> >I have no quarrel with testing students. I do it myself.
> >But we already know how best to teach. Sadly, we find it
> >expensive and contrary to some of our closely held convictions.
> >
> >For example we want parential control. And yet what do those
> >parents know about what should or should not be in a curriculum?
> >Most hate math and are scared of science. They want their children
> >to read, but they do NOT want them to read anything that might
> >shake their children's faith in what parents believe.
>
> I suspect that this is a minority view actually (I hope it is. I
> normally associate that attitude with the religious right).

It may be a minority view, but given the level of apathy of most
people towards the schools, a small minority can wield a lot of
influence. If 90% of parents don't follow what's happening in the
school system at all, and 2% of the parents are extremely vocal
religious types, then that 2% because an extremely powerful block.

A bigger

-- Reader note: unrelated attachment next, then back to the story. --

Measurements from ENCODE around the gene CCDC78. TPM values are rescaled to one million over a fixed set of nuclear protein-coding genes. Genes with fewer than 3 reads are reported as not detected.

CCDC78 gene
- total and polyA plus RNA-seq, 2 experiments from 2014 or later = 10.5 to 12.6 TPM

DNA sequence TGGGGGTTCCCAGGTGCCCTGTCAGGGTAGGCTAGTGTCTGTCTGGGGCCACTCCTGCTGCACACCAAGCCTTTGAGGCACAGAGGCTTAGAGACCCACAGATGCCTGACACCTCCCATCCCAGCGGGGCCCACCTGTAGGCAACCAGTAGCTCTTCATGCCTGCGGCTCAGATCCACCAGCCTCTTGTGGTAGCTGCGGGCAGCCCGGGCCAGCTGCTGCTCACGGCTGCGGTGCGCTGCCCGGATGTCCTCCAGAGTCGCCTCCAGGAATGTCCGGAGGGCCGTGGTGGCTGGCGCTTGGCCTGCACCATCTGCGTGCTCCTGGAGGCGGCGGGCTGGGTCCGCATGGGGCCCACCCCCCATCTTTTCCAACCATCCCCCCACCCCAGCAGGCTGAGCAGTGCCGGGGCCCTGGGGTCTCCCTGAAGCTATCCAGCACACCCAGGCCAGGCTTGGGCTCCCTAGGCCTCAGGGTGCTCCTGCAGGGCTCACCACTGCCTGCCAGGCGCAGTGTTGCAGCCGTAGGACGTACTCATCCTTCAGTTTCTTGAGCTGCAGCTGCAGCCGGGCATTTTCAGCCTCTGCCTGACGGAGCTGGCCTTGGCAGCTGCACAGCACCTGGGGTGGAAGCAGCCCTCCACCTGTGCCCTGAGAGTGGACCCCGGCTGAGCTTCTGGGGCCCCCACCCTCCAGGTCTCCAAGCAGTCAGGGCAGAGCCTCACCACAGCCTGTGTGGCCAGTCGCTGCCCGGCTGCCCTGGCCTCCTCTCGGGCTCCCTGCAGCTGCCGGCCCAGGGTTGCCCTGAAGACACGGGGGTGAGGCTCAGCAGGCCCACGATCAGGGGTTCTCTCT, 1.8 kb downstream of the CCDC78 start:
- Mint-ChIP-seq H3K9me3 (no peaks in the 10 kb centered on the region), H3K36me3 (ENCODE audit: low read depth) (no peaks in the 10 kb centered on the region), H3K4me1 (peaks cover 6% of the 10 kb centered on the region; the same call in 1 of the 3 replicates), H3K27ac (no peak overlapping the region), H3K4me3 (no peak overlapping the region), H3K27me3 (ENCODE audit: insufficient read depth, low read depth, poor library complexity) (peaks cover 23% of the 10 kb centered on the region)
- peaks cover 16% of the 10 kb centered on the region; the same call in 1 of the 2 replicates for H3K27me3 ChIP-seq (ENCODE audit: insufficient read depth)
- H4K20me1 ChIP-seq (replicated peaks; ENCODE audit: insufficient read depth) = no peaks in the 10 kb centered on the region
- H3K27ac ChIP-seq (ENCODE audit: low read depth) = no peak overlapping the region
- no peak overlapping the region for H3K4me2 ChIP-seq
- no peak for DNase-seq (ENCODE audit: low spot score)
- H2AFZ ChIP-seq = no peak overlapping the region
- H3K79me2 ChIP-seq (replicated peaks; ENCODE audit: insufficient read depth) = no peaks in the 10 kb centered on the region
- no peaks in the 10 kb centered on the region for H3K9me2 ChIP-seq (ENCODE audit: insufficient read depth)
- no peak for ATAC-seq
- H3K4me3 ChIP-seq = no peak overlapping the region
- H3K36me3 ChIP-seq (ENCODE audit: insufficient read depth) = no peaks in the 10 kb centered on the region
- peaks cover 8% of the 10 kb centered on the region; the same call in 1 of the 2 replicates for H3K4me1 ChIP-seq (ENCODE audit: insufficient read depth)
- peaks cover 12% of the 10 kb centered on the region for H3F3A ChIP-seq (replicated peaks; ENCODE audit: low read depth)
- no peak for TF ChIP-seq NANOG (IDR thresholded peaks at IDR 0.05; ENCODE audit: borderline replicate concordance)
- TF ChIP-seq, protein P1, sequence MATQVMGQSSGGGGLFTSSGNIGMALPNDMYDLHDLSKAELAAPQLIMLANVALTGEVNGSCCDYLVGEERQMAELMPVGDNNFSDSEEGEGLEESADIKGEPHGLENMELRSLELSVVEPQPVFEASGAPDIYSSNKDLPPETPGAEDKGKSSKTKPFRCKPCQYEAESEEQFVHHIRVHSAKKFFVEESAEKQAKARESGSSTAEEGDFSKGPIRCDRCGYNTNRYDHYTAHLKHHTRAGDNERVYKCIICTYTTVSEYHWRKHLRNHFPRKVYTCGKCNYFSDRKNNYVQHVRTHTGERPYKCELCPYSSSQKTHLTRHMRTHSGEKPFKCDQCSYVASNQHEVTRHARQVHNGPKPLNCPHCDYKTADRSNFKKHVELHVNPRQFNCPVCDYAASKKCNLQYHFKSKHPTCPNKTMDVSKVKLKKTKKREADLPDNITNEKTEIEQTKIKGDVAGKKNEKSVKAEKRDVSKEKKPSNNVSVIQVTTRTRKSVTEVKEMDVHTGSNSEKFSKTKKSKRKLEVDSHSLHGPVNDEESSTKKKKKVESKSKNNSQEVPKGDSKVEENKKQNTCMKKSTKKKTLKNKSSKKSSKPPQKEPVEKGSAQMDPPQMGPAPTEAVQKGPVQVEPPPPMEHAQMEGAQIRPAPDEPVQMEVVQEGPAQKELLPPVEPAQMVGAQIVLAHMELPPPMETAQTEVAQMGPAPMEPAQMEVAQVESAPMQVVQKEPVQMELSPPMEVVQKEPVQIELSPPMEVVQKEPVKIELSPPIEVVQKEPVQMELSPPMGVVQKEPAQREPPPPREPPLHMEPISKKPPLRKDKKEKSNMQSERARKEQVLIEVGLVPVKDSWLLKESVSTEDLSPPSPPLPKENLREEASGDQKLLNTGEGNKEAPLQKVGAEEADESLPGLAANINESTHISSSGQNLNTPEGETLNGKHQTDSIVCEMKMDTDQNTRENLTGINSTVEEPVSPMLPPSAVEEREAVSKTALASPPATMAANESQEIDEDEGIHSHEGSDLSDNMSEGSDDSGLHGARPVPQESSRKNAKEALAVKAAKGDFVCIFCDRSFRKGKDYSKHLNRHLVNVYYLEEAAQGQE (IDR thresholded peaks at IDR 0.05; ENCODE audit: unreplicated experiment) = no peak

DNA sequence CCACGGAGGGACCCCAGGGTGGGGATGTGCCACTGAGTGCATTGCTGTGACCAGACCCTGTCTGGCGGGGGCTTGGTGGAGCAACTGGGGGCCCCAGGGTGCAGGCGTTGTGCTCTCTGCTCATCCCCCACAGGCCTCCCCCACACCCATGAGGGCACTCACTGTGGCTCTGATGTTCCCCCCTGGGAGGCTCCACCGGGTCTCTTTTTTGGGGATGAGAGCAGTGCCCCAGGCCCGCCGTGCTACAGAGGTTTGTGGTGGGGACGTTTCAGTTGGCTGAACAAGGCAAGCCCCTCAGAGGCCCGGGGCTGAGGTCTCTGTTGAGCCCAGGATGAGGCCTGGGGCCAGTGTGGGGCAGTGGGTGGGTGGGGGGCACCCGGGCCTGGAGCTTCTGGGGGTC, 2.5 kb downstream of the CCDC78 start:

> problem, IMHO, is that most parents simply don't care. They aren't
> interested in what, or if, their kids are learning. They don't really,
> in their very heart of hearts, think that education is important.

I'm in perfect agreement with you here. Unfortunately, I don't think
that most people really realize just how little they care about education.

In New Jersey, the Piscataway school system just imposed a homework
limitation, dictating that classes aren't allowed to give more than
1/2 of homework per day, no homework over the weekend, and bans the
grading of homework. This was met with enthusiastic support from the
*vast* majority of parents. And yet, if you asked those same parents
how important they thought education was, they'd probably claim that
it's at or towards the top of their priority list.

<<cuts...>>

> >National testing will not deal with any of this.
>
> National testing isn't supposed to and I would argue strenuously against
> someone who believed that national testing was a solution to any
> of the problems we face. National testing is an imperfect tool that
> gives us some indication as to whether or not we are succeeding.

Only if the tests are genuinely fair, unbiased, and measure what they
claim to measure. Designing standardized tests that are fair,
unbiased, and accurate it a nearly impossible task. Designing
standardized tests that are fair, unbiased, and accurate, *AND* don't
penalize students that were taught deep understanding rather than test
taking skills *is* impossible. Standardized tests are a blunt
instrument, and that's unavoidable.


> Some people have mentioned that we should look at other countries to
> see what they do and use them as an example of how to improve our